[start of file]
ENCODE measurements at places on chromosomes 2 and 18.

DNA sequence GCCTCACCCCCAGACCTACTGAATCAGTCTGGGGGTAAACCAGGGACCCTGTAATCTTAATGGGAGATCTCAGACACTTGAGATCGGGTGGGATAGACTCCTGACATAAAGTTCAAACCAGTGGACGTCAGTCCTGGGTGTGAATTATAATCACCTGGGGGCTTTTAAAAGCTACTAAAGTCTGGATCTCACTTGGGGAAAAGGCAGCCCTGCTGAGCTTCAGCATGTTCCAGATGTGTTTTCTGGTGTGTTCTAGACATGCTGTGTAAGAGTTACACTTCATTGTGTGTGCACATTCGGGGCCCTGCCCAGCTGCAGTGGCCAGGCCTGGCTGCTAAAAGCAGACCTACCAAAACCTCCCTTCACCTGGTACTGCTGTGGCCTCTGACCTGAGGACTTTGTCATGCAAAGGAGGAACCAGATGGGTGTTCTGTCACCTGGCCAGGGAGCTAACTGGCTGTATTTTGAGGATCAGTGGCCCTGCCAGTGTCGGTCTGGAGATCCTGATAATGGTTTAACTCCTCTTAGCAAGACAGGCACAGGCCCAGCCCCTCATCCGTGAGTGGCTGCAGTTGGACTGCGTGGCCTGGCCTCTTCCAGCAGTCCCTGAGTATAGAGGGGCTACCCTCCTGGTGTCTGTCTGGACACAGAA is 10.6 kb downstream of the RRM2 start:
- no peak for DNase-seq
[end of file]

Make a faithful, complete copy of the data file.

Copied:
ENCODE measurements at places on chromosomes 2 and 18.

DNA sequence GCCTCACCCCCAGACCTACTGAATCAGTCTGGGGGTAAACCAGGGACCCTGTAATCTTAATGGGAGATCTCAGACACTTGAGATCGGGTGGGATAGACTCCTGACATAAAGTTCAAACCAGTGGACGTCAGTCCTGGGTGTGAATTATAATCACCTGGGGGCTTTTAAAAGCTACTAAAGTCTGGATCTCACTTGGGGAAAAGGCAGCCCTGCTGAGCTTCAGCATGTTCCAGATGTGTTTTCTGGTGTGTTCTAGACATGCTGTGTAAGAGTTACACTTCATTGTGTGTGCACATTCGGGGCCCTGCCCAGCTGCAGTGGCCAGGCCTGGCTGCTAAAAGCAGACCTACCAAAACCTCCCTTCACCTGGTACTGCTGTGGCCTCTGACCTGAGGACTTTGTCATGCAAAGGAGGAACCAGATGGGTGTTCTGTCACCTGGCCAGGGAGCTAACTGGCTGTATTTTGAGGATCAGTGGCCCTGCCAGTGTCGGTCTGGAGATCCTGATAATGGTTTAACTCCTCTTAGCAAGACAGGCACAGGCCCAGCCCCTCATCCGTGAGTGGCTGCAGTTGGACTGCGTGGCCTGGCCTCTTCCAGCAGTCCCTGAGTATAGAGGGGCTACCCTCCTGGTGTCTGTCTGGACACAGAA is 10.6 kb downstream of the RRM2 start:
- no peak for DNase-seq